For retailers, the value of floor staff extends beyond their ability to perform job duties: Floor associates can help build brand equity through their attention to customers. And this engagement with customers comes directly from their level of engagement with their employer.
In retail, hourly employees treated well are apt to reciprocate by extending the favor to the delight of customers — compelling them to return for repeat business. A retailer’s bottom line benefits, as does its ability to extend employees’ stay at their store. This attitude of floor associates, of engagement and caring, stems from an equal expression of it from employers showing a genuine interest in their wellbeing. Hallmarks of this are predictability and fairness in scheduling, which rely on the culture of the workplace and the technology supporting the basics of a retail staff’s day-to-day work.
Employee Engagement Is Cultural
Unpredictable scheduling, lack of fairness and lack of equity in assignments — and work — can leave hourly associates feeling as if they’re lost in the numbers. Yes, technology underpins and facilitates your ability to treat employees well. But it’s your culture that enables you to acknowledge that hourly staff should not have to endure unpredictability or lack of fairness in scheduling. In other words, caring and the engagement that follows stem first from a supportive culture, not supportive technology. Too often, retailers fail to get their hourly staff’s work-life balance right. These organizations need commitment straight from the top — executive commitment to employee engagement. Only then will support for the wellbeing of hourly employees permeate the organization. Fortunately, prospects on this front are good. Querying 167 United States-based CEOs for its 16th Annual Global CEO Survey 2013, PwC found four fifths of them reporting plans to improve employee engagement. Additionally, at the 2013 National Retail Federation Convention & Expo, Ceridian HCM’s Take A Ride survey found 47.3% of respondents pointing to employee engagement, retention and performance as their primary concerns.
Employee Engagement Retains Employees And Improves Customer Experience
More than four fifths of retailers believe that the role of the workforce in enabling customer service is more important than ever, according to Retail Systems Research’s benchmark report titled WFM 2013: The Store Employee In The Customer Age. They’re right, and this finding is significant given that 90% of all transactions still occur in the store, despite the growth in online retail. Better levels of employee engagement, supported by a culture that fosters it and HCM technology that facilitates it, extends retailers’ employee lifecycle and increases profits. A Gallup-conducted meta-analysis from 2013 reveals a strong correlation between employee engagement and profitability: Companies operating in the top-quartile in terms of employee engagement post a median profitability 22% higher than those operating in the bottom quartile. The same study reveals that companies performing best at employee engagement in high-turnover industries such as retail have 25% better retention.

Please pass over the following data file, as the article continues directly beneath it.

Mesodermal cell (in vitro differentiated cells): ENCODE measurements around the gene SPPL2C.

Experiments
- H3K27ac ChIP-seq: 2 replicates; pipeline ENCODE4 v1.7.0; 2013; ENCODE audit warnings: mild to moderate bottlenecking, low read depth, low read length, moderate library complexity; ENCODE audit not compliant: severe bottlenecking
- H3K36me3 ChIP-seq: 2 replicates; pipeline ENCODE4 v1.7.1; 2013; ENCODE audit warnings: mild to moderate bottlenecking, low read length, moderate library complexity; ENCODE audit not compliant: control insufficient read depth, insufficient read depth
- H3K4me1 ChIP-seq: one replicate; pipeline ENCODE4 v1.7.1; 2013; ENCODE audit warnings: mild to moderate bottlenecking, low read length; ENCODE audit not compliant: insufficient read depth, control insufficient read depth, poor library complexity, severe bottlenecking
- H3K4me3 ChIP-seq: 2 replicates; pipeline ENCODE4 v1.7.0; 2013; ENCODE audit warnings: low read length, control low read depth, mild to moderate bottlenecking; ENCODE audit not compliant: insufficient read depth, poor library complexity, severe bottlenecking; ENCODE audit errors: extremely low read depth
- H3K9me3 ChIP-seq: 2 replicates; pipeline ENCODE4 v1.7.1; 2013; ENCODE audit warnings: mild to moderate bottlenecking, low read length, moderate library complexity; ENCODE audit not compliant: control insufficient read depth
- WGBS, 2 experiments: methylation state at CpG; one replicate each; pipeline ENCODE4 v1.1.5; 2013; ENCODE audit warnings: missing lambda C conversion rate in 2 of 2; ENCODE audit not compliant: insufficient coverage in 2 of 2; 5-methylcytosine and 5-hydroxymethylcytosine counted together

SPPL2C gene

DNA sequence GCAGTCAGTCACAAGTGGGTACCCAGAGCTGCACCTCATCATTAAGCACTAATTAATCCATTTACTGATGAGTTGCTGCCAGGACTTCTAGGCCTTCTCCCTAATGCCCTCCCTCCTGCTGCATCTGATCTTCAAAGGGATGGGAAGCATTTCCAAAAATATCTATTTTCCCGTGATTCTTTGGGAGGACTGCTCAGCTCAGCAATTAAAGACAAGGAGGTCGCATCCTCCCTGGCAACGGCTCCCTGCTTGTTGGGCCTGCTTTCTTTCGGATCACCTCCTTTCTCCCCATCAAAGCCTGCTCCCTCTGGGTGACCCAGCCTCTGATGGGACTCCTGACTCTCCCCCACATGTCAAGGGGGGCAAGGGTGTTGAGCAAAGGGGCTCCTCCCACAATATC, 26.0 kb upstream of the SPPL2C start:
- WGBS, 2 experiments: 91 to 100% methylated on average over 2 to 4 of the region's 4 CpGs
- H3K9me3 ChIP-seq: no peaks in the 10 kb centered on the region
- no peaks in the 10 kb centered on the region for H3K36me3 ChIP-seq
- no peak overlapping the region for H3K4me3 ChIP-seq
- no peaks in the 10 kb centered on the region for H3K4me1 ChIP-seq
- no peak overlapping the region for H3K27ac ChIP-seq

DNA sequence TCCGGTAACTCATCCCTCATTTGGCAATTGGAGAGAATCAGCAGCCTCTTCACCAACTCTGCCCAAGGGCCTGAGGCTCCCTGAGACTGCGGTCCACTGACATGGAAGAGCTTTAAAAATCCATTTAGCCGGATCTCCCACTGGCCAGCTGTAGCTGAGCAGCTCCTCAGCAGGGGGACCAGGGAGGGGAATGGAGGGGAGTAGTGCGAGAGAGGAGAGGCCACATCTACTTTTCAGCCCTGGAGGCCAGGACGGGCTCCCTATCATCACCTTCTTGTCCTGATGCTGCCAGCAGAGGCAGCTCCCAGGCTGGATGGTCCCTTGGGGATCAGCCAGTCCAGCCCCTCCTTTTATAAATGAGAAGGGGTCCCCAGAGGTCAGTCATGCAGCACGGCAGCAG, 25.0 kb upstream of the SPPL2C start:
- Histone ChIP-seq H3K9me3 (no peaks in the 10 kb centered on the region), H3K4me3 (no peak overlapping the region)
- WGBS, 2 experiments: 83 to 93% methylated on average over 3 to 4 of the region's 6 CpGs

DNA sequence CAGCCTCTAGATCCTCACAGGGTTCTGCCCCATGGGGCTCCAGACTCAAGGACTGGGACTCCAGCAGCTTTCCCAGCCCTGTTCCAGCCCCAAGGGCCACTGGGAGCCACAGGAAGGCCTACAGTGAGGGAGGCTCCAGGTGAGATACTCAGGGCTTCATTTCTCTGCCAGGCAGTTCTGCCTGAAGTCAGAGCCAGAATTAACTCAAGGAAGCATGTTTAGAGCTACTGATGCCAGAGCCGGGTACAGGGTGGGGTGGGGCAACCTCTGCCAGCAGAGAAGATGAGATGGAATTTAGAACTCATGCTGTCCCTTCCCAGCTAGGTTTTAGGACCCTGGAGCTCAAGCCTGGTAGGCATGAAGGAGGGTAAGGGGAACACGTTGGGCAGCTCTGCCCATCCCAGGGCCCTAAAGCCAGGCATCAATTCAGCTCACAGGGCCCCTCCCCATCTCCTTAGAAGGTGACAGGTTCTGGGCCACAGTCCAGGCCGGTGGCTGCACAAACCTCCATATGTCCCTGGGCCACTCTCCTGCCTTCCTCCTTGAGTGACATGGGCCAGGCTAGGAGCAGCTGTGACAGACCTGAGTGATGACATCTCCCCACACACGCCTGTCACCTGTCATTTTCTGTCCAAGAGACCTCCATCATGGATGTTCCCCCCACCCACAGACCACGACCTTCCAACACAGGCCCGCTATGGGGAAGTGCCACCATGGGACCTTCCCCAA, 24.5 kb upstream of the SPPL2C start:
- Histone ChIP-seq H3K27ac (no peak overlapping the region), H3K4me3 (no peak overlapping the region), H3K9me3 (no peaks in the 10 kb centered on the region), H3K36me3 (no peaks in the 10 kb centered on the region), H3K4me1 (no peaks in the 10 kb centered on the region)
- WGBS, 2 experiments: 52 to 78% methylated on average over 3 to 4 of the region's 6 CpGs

Better Systems For HCM Facilitate Employee Engagement In Retail
For hourly staff, their shift schedules are among their highest concerns. Retail floor employees who enjoy fairness and participation in, predictability of, and a measure of control over their schedules enjoy greater work-life balance.
So culture underpins this. But just as important are the solutions in place for core workforce management, namely scheduling. Here’s where technology helps: Current-day solutions have a significant advantage over legacy systems and their providers, who have yet to invest in overhauling their outdated approaches to scheduling. The majority of retailers, in fact, that use these outdated legacy systems are not happy. And, of course, these solutions can lead to developments like this.
The good news, however, is that there are new solutions on the market that were designed specifically for better employee engagement and interaction, as well as far improved predictability in scheduling. These systems support real-time information, anywhere access, and employee self-service (ESS). These solutions give staff access to their schedules via mobile devices, request time off via smartphone, and more. If the scheduling solution your organization uses was not recently and completely redesigned, chances are it’s not supporting your needs. These solutions impede retailers’ ability to project and set schedules accurately. Their results are chaos and unfairness in scheduling, undercutting employees’ engagement.
What’s surprising is that the majority of retailers recognize the importance of employee engagement, yet only about a third of them have implemented ESS — which we know enables engagement. It’s no wonder Gallup finds that just 13% of employees worldwide are engaged at work. When employees experience unpredictability and unfairness in their hours, they become disenchanted and worse, disengaged.
Workplace culture must, therefore, favor floor staff’s work-life balance, and HCM systems capable of facilitating this culture are necessary. With comprehensive and holistic HCM systems, coupled with a people-focused culture, retailers extend the stay of employees. Staff becomes more productive. Retailers become better able to create the environment, organically, that compels floor associates to reciprocate, to the delight of customers.
John Orr is the Senior Vice President of Retail Strategy & Execution at Ceridian HCM, a leader in human capital management delivering trusted results and transformative technology. Offerings include the award winning, cloud-based Dayforce HCM, LifeWorks and International Payroll. For more information, visitwww.Ceridian.comor contact John by email: John.Orr@Ceridian.com